My watch battery died.  I didn't go to the jewelers to get a new battery because, for one thing, I have 5 watches. When the battery died, we were in the middle of 3-day rainstorm and I didn't go anywhere but work and home.  I decided I'd wait until I could see land again.  I pulled out the other watches, only to find they all had dead batteries.  So, I just didn't wear a watch.  By the time the rain subsided, I'd found that I really enjoy not wearing one.  I don't constantly check it to see how long I've been waiting in line (and tap my foot and roll my eyes).  I don't look at it to see how quickly I've got to be at the next place or do the next thing.  I'm more relaxed. I may never wear a watch again.

After reading this post of Ann's, I pulled out a dry erase board and put it on an easel.  Each day, we write down what we're thankful for. This practice reminds me to stop and look for God throughout the day.

More classical music, less television in the evenings. It's amazing what a difference that makes in the atmosphere of our home.

We have 30 minutes of designated family time each evening.  After CJ's in bed (if school work allows), I have an hour of uninterrupted time with my man.

I go to bed earlier.

I lowered expectations I had for myself. I've given myself permission to let some things go.

All small things, added together to give big results.

What about you...do you have enough margin in your life? What are your tips?

October 14, 2010


Standing there, I felt the weight of my head increase. Black spots threatened my vision. I had to sit. Slow, deliberate breaths chased the spots away temporarily, but they soon found me again. I mustered enough strength to tidy my desk, tell my boss I had to leave, and get myself home.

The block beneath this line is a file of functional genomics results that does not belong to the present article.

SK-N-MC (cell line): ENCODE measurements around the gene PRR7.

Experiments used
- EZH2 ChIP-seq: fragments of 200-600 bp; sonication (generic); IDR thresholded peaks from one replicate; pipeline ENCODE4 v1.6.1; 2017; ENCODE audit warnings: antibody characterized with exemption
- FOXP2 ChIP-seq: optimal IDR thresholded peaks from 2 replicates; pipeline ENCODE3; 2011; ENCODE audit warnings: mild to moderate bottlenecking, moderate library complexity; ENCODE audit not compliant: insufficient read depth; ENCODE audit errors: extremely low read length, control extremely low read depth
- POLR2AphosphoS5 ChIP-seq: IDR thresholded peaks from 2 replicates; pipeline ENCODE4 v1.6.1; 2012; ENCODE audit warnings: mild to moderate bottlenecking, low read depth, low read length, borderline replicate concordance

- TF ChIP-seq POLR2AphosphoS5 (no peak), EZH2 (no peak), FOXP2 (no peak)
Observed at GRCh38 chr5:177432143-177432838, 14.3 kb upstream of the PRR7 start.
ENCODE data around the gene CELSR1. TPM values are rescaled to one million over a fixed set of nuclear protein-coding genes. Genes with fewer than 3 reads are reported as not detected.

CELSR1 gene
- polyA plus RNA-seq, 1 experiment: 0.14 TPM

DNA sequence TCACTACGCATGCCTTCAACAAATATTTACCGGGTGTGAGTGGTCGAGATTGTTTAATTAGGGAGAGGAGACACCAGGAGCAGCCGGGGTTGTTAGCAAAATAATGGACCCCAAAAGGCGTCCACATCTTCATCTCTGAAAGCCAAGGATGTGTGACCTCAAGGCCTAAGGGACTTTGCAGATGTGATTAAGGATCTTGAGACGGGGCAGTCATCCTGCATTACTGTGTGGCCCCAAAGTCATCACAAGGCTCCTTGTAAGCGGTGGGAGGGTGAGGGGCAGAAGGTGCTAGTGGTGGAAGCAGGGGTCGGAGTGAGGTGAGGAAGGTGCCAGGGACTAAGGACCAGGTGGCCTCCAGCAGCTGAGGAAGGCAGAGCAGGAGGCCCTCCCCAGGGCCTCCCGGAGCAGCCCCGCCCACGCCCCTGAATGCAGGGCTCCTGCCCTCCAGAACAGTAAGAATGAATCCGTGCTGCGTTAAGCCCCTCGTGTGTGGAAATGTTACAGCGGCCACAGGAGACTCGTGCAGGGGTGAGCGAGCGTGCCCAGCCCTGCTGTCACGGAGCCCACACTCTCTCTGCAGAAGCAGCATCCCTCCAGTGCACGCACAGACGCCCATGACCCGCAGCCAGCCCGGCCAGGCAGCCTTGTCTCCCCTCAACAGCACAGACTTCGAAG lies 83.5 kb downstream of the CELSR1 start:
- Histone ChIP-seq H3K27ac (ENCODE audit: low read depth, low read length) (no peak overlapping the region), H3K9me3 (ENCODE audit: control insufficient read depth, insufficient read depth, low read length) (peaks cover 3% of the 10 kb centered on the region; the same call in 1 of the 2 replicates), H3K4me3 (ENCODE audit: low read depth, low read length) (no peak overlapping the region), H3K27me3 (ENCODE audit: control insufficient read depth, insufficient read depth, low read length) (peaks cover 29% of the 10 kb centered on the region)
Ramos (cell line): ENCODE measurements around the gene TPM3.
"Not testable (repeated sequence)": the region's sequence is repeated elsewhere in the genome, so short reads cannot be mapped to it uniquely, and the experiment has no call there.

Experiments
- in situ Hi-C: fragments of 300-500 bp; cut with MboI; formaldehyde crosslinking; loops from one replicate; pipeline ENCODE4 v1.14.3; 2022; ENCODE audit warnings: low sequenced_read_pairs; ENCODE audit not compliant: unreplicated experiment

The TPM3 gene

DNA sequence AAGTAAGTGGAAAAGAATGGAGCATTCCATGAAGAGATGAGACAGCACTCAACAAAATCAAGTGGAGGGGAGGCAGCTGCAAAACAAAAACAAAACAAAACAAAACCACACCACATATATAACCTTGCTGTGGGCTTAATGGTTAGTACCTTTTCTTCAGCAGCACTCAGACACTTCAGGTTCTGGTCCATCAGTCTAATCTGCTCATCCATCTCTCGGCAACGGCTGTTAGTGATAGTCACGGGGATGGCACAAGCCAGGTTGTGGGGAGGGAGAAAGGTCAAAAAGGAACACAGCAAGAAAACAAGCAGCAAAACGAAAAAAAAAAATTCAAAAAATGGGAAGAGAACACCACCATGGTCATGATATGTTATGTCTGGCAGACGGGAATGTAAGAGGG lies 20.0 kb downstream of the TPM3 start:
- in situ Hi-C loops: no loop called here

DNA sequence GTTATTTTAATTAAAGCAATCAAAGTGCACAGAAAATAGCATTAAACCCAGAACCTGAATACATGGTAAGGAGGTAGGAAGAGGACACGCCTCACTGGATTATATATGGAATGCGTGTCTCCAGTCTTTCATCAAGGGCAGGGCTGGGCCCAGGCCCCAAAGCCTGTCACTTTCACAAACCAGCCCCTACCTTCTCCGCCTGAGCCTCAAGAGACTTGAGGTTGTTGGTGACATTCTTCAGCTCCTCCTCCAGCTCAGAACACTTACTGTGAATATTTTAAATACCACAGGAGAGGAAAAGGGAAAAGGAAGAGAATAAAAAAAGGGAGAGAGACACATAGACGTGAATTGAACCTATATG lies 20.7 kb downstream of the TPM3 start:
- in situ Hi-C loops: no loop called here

It was there I crashed.

Body crashed on the sofa.

Thoughts crashed in my head.

I let my mind wander back to a few days earlier when I crumpled to the bathroom floor in tears, pleading for my old life back. Wanting desperately to stop facing this obstacle in front of us and to go back to the comfort of captivity. Praying that somehow I would stop being torn into a million little pieces.  I'm so afraid they'll be scattered across the earth and no one will be able to pick them all up.

All of those emotions, warning signs ignored.  I plunged into the week frantic to be in the right place at the right time.

Until I was forced to stop.


For eight luxurious hours, I was alone.  No one asked for help. No chores beckoned. I reveled in the solitude. I briefly stepped out of the life where there never seems to be enough time, to a respite where there was nothing except time.

Potent medicine for a worn and weary soul.

The crash taught me something vital.  I need margin. Dr. Richard Swenson warns, "Don’t hide behind the excuse of overload.  Daily make space in your life for the things that matter most." (excerpted from A Minute of Margin: Restoring Balance to Busy Lives180 Daily Reflections).

The cross-bearing life, coming hard after Jesus, isn't easy, but it is what matters most. My family matters most. Not the bread winning or the home keeping or the homework helping. Surely important, but not what matters most.  It's only the relationship building - with God, my husband, my girl, my friends - that fuels my life and sets it aright, keeps me on course.